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How the “Cafeteria of Experience” Impacts Our Development

Without sufficient opportunity attaining expertise is highly unlikely.

In an excellent new book titled The Science of Expertise, Elliot Tucker-Drob has a very clearly written chapter describing “Theoretical concepts in the genetics of expertise.” How he describes the importance of a variety of possible experiences to which an individual has access to is particularly insightful when attempting to understand how we develop:

The “cafeteria of experience” (Lykken et al., 1993) refers to the assorted variety of possible experiences to which individuals have access, just as in a dining hall cafeteria where an assortment of food options is available from which to choose. Each individual may choose a different set of experiences (or food items) from the cafeteria, but in a given cafeteria, the same experiences (or food items) are available to everyone.

Tucker-Drob goes on to describe a foundational study which describes how as we get older we increasingly have more autonomy as we make choices, or how “people make their own environments”:

Scarr and McCartney (1983) proposed that, as infants develop into children, children into adolescents, and adolescents into adults, increasing autonomy to select and evoke environments within their surroundings may lead to increasing differentiation of experience and skill by genotype.

However, the diversity of experiences are not uniform for people from different backgrounds, which can impact whether someone with talent for a particular domain will have the opportunity to acquire the necessary experiences to become an expert:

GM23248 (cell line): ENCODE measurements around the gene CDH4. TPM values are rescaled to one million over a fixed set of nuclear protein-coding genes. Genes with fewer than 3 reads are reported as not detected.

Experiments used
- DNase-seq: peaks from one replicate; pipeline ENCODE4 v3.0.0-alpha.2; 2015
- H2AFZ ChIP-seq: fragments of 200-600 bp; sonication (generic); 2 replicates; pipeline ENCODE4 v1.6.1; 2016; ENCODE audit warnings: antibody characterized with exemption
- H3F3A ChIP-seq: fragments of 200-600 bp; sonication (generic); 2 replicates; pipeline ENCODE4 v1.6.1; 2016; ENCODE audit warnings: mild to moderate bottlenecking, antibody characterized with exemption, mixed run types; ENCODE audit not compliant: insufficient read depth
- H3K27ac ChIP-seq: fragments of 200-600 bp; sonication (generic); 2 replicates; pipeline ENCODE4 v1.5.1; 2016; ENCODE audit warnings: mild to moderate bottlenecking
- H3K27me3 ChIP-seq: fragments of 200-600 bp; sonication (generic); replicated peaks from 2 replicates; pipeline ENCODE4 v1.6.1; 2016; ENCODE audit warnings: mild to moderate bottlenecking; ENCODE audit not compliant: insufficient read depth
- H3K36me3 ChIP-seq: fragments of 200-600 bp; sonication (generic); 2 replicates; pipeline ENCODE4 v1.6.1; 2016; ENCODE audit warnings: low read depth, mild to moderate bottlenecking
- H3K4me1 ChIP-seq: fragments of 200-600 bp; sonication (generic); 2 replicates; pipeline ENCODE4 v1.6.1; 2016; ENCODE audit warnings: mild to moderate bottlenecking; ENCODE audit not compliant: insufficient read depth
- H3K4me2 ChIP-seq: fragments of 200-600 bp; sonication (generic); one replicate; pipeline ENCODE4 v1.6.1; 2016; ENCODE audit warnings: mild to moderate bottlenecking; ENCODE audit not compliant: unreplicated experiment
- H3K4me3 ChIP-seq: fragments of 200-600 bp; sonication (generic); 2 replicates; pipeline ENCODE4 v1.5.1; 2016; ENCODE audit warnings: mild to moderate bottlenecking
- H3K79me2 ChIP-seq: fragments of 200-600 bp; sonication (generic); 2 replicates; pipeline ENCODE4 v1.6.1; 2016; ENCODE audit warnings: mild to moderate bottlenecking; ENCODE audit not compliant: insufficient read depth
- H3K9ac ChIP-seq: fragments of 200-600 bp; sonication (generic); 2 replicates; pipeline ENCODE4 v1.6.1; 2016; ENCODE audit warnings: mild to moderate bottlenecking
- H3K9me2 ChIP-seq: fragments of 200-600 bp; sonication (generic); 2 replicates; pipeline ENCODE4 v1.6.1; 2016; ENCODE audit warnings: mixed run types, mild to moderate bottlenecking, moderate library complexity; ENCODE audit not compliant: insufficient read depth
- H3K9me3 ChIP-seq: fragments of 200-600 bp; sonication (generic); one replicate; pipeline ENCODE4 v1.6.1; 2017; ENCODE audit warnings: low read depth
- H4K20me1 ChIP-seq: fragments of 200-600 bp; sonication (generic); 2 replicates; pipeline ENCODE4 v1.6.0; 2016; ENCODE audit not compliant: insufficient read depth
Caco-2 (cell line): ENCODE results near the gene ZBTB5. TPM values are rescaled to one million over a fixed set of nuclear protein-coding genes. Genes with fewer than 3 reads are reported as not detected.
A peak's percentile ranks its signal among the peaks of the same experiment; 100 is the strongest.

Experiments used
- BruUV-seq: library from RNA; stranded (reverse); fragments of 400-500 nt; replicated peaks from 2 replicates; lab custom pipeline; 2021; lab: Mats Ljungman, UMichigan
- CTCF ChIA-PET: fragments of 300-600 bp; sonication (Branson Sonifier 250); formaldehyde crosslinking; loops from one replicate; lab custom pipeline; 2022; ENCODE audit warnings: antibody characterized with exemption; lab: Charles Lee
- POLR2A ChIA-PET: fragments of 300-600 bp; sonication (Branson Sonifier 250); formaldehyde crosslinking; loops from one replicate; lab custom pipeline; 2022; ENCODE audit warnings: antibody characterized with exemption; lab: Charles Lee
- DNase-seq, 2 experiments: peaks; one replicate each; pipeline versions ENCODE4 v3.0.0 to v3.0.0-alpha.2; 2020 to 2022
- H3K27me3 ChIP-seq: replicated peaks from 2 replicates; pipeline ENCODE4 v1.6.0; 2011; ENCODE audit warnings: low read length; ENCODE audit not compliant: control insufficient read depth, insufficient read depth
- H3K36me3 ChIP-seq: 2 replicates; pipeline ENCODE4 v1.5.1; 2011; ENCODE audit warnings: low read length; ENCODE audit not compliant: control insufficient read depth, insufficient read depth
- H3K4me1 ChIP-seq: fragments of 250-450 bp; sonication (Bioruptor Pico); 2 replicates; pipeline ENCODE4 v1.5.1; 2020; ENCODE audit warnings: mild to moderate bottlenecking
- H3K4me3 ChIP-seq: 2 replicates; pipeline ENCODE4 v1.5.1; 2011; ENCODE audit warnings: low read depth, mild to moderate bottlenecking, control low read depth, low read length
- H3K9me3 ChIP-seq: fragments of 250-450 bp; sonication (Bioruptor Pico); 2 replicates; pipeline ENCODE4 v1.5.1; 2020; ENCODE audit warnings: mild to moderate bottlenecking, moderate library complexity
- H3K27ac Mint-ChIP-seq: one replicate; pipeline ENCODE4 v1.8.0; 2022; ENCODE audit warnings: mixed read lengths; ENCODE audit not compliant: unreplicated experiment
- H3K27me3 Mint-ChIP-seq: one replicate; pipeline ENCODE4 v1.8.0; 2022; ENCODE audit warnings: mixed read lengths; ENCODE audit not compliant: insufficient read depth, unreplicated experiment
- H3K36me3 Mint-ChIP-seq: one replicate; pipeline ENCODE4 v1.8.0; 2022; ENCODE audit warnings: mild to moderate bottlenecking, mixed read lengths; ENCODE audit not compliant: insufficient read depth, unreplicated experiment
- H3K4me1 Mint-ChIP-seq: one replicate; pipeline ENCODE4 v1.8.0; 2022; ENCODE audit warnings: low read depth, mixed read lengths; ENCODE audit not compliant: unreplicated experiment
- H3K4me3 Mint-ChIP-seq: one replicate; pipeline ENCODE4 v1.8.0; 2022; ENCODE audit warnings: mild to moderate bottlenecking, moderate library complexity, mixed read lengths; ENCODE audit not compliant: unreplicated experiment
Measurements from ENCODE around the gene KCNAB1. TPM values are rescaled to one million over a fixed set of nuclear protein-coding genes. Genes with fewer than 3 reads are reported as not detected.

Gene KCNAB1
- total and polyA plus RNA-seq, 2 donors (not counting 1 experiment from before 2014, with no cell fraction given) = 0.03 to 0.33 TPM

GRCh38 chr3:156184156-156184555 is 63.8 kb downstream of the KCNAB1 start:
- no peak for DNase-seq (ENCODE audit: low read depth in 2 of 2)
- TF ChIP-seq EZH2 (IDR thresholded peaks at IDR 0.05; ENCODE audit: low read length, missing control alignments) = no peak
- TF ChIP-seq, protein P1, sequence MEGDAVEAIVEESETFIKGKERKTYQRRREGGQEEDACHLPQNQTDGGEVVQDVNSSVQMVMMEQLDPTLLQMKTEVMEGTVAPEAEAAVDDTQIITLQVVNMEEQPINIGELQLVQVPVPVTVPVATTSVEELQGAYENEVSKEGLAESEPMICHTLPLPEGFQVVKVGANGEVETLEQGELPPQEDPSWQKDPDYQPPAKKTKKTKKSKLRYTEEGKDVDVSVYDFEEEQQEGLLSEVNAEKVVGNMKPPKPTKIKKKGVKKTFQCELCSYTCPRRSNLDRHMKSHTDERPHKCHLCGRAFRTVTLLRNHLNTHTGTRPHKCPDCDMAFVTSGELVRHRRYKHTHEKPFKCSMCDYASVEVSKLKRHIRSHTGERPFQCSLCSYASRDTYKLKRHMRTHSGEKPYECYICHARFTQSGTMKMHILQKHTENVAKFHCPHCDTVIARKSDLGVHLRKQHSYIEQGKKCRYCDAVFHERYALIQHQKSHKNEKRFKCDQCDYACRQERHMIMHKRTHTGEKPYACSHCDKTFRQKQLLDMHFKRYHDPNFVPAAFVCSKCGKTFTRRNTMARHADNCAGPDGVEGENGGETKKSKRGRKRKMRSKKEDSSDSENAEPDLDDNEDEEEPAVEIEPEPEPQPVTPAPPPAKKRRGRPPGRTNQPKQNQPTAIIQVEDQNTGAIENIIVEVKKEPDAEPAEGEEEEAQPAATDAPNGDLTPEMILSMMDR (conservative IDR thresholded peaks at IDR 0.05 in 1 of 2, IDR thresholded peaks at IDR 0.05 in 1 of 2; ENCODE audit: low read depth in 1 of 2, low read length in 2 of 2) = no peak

Keeping with the cafeteria analogy, we would anticipate that the diversity of experiences from which to choose increases over child development. However, not all individuals have access to the same cafeteria or variety of experiences from which to choose. For instance, some children are never given the opportunity to take piano lessons, or even place their fingers on a piano. In such a case, no matter what an individual’s drive, desire, or aptitude for learning piano may be, it is highly unlikely that she or he will be able to engage in piano training or to practice to the extent necessary to become an expert pianist.

This passage may help explain why income advantaged gifted kids are more likely to develop to their full potential, whereas income disadvantaged gifted kids are not (e.g., Wai & Worrell, 2016):

Thus, one would expect that genetic influences on skilled performance would be most expressed in contexts of high access to the experiences and resources necessary for accruing expertise in the domain under study (Briley & Tucker-Drob, 2015). Indeed there is some evidence that such a pattern applies to the heritability of cognitive ability as a function of socioeconomic opportunity (Tucker-Drob & Bates, 2016). Importantly, the availability of experiences and resources does not guarantee that expertise will be attained (genetically influenced drives and aptitudes are likely to be the other key ingredients), but without a sufficient cafeteria of experience, attaining expert skill levels is predicted to be exceedingly unlikely.

References

Briley, D. A., & Tucker-Drob, E. M. (2015). Comparing the developmental genetics of cognition and personality over the life span. Journal of Personality, 85, 51-64.

Hambrick, D. Z., Campitelli, G., & Macnamara, B. N. (2018). The science of expertise: Behavioral, neural, and genetic approaches to complex skill. New York, NY: Routledge.

Lykken, D. T., Bouchard, T. J., McGue, M., & Tellegen, A. (1993). Heritability of interests: A twin study. Journal of Applied Psychology, 78, 649-661.

Scarr, S., & McCartney, K. (1983). How people make their own environments: A theory of genotype→ environment effects. Child Development, 54, 424-435.

Tucker-Drob, E. M. (2018). Theoretical concepts in the genetics of expertise. In D. Z. Hambrick, G. Campitelli, & B. N. Macnamara (Eds.), The science of expertise: Behavioral, neural, and genetic approaches to complex skill. (pp. 241-252). New York, NY: Routledge.

Tucker-Drob, E. M., & Bates, T. C. (2016). Large cross-national differences in gene x socioeconomic status interaction on intelligence. Psychological Science, 27, 138-149.

Wai, J., & Worrell, F. C. (2016). Helping disadvantaged and spatially talented students fulfill their potential: Related and neglected national resources. Policy Insights from the Behavioral and Brain Sciences, 3, 122-128.

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